Spawn proposal strawman

Brendan Eich brendan at
Mon May 11 16:21:16 PDT 2009

On May 11, 2009, at 4:10 PM, Kris Kowal wrote:

> I agree about mixing metaphors.  The befuddlement of start : stop ::
> begin : end is one that bothers me a lot.  The notion is to desugar
> "import" and "export" to these two facets, importing and exporting.
> imports : exports would be proper, but doesn't read well in code.  The
> reason for using the term "exports" is to ease migration, since:
> exports.a = function a() {};
> Is easy to transform textually to:
> export a = function a() {};

Hmm, that cuts both ways. You can run a sed script or whatever, but if  
skimming or otherwise manually inspecting (humans are error-prone ;-)  
the difference is slight.

> So, I'm inclined to stick with "exports" instead of "provide".  The
> metaphor would be complete if we used "imports(id)" or "import(id)".
> Since "import" is a keyword, it would not be available for the
> desugarred syntax.  That leaves "imports".
> const {a} = imports("module");

Kinda works, yeah.

>> What makes functions eval'ed hermetically by the module function  
>> occur in a
>> statement context? They should be nested function declarations, not
>> (sub-)statements. Or I'm missing something.
> Perhaps I'm behind on the times, but I'm under the impression that
> presently the behavior of this function "foo" declaration has no
> standard behavior:
> (function () {
>   function foo() {
>   }
> })();

No, that's fully specified by ES3.

> If foo gets bound in function block scope, there's no problem (which
> is the case in most browsers, I believe), but if it gets bound as a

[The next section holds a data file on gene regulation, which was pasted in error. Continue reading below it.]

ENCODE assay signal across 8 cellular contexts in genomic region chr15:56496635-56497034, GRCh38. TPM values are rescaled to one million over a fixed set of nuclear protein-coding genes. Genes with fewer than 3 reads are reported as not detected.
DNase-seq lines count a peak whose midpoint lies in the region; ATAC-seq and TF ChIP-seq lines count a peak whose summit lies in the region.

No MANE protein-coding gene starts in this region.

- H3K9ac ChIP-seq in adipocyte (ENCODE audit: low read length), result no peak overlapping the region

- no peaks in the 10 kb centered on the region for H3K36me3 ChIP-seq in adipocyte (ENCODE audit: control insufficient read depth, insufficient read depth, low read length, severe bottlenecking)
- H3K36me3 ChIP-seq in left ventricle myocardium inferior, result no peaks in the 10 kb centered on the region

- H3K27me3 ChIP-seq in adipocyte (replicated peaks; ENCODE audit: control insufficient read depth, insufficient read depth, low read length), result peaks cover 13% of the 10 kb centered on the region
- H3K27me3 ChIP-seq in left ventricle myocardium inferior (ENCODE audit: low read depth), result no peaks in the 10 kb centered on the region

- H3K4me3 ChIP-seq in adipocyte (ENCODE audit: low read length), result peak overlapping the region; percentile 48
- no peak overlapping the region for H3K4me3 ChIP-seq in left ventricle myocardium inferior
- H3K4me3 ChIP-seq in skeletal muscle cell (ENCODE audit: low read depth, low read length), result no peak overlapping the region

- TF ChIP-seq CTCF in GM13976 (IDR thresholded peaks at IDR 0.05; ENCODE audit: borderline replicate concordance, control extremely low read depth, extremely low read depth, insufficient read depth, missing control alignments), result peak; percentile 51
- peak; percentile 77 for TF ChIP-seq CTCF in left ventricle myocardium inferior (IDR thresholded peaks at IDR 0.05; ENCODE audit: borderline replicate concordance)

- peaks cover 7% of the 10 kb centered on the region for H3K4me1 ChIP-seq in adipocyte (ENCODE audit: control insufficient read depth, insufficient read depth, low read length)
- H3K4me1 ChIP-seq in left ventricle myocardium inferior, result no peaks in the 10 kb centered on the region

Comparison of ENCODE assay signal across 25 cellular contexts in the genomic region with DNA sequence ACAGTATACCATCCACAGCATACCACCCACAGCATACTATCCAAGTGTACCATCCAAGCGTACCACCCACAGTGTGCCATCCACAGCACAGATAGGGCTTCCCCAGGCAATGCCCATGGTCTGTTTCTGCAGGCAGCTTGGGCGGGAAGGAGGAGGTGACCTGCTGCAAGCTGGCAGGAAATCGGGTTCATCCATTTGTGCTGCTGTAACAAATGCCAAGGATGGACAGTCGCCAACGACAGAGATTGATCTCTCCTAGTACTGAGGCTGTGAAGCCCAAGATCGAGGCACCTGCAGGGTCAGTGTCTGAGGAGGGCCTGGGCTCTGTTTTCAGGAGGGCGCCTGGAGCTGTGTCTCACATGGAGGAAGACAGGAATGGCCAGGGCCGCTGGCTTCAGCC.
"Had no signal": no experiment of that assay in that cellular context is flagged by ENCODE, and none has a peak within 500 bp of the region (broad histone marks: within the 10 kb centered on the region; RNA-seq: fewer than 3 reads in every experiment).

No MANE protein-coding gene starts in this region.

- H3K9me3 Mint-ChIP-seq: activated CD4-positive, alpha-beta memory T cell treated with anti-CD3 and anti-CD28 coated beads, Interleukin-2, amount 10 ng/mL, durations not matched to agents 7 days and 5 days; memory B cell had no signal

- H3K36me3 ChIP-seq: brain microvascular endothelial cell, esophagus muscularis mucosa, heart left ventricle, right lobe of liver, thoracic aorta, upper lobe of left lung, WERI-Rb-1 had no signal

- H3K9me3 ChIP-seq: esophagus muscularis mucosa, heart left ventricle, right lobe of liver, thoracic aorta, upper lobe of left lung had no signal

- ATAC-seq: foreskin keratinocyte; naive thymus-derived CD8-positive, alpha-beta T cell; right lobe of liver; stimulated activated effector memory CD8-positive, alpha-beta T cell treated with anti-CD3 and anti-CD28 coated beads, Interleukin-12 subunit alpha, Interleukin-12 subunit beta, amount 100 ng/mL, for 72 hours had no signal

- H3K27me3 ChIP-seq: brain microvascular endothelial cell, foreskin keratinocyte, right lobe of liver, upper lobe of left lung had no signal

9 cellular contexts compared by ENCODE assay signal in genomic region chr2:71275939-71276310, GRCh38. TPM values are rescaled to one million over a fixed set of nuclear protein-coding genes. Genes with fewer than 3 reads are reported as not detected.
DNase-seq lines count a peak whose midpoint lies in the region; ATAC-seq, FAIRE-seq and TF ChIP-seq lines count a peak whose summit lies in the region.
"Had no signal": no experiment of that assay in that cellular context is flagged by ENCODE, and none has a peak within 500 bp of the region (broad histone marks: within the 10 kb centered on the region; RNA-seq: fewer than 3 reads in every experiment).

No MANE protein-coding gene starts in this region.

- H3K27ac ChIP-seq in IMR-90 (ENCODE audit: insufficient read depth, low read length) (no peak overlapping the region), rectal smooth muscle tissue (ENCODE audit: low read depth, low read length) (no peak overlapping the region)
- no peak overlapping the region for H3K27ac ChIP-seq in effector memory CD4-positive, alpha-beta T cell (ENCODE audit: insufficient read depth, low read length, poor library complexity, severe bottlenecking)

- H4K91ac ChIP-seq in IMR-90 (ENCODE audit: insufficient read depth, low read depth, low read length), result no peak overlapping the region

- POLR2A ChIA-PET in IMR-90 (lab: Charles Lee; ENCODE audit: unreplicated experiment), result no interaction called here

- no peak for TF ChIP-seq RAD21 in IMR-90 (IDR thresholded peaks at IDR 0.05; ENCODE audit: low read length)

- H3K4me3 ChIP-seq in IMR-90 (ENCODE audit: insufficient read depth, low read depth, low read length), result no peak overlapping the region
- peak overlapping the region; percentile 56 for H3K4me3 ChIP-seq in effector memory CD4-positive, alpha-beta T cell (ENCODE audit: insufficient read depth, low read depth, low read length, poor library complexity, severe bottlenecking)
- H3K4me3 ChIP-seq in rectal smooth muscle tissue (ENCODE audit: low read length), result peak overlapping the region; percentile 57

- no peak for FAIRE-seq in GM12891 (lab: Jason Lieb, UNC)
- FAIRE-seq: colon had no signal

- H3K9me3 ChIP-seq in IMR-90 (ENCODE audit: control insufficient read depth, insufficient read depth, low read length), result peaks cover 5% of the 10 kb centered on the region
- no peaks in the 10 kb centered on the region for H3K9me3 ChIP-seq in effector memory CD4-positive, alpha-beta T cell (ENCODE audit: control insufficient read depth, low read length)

> member of global, that would be a problem,

I know of no such bug. You might be thinking of a different IE bug,  
where named function expressions are evaluated to bind their names in  
the variable object.

> and if it gets bound like a
> free assignment, it would only be a problem if free assignment isn't
> localized to the module somehow.

No such bug in any implementation I've ever seen or heard of.

>>> Implementations would need to decouple the top of the scope chain  
>>> and
>>> the global object.
>> Implementations can do this easily, but the issue is language- 
>> level: is the
>> global object at the bottom of the scope chain? So far, it is.
> I've operated on the assumption that the global object was on the
> bottom of the scope chain.  There are some concerns about module texts
> for parsing and interpreting modules, some of which might be
> sufficiently addressed by moving global off the scope chain for module
> evaluation, but perhaps not necessarily.

Sounds like "use lexical scope" or (as the proposal happily allows)  
something subsuming it would do the trick, and provide other benefits.

> * free assignment.  I'm less concerned about the behavior of free
> assignment.  I'd prefer assignment to global to be explicit, but this
> ship may have sailed long ago.  It might be more appropriate for free
> assignment to create module locals or module exports, which could be
> accomplished by changing the bottom-of-the-scope-chain, or by changing
> the behavior of free assignment in the context of a hermetic eval.  In
> any case, this is not something I'm deeply concerned with.

ES5 strict mode makes free variable creation via assignment an error,  
so let's roll with that.

> * function statements.  These really must be module local.  I'm not
> in-the-know about whether this is a problem or not.

Not a problem.

> * return statement.  This should be a parse error in the top most
> scope of a module.  If hermetic eval wraps a module's text in a
> function declaration, the return statement would not be a parse error,
> which would be a problem.

The only way around this with existing tools is to eval the string  
body of the module-function, which will again make return a parse  
error. Double eval overhead.

> If heremetic eval returns a function that
> executes the module with a given require and exports object, then
> return would be a parse error in the bottom-scope.

I don't follow this sentence.

> * injection attack strings.  These are a weakness of using a hermetic
> eval that immediately evaluates a module factory function expression
> with the module text inside.

ASTs to the rescue? This just moves the injection attack surface,  
arguably shrinks it a good deal by breaking eval up into parse +  
execute (let's call it).


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